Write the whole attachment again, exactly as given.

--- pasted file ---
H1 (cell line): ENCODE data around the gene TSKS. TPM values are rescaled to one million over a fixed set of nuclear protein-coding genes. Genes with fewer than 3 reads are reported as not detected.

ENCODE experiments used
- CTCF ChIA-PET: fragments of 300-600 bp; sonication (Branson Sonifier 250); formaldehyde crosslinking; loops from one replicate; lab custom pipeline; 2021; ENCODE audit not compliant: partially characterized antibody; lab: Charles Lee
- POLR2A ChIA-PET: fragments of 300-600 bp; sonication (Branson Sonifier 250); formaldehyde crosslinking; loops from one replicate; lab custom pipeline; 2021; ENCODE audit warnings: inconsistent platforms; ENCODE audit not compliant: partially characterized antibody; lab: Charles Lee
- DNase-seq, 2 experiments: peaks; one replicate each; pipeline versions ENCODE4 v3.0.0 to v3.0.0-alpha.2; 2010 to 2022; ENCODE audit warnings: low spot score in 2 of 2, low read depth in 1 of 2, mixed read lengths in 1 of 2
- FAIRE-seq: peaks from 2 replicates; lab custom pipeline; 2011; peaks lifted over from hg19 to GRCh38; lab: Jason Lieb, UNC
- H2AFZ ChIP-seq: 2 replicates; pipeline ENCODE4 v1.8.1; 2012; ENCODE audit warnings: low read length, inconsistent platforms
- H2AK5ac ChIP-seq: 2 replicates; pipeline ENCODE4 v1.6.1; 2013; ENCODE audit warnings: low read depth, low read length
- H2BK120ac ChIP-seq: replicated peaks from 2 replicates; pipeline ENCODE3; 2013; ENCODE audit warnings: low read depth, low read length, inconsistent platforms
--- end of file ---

H1 (cell line): ENCODE data around the gene TSKS. TPM values are rescaled to one million over a fixed set of nuclear protein-coding genes. Genes with fewer than 3 reads are reported as not detected.

ENCODE experiments used
- CTCF ChIA-PET: fragments of 300-600 bp; sonication (Branson Sonifier 250); formaldehyde crosslinking; loops from one replicate; lab custom pipeline; 2021; ENCODE audit not compliant: partially characterized antibody; lab: Charles Lee
- POLR2A ChIA-PET: fragments of 300-600 bp; sonication (Branson Sonifier 250); formaldehyde crosslinking; loops from one replicate; lab custom pipeline; 2021; ENCODE audit warnings: inconsistent platforms; ENCODE audit not compliant: partially characterized antibody; lab: Charles Lee
- DNase-seq, 2 experiments: peaks; one replicate each; pipeline versions ENCODE4 v3.0.0 to v3.0.0-alpha.2; 2010 to 2022; ENCODE audit warnings: low spot score in 2 of 2, low read depth in 1 of 2, mixed read lengths in 1 of 2
- FAIRE-seq: peaks from 2 replicates; lab custom pipeline; 2011; peaks lifted over from hg19 to GRCh38; lab: Jason Lieb, UNC
- H2AFZ ChIP-seq: 2 replicates; pipeline ENCODE4 v1.8.1; 2012; ENCODE audit warnings: low read length, inconsistent platforms
- H2AK5ac ChIP-seq: 2 replicates; pipeline ENCODE4 v1.6.1; 2013; ENCODE audit warnings: low read depth, low read length
- H2BK120ac ChIP-seq: replicated peaks from 2 replicates; pipeline ENCODE3; 2013; ENCODE audit warnings: low read depth, low read length, inconsistent platforms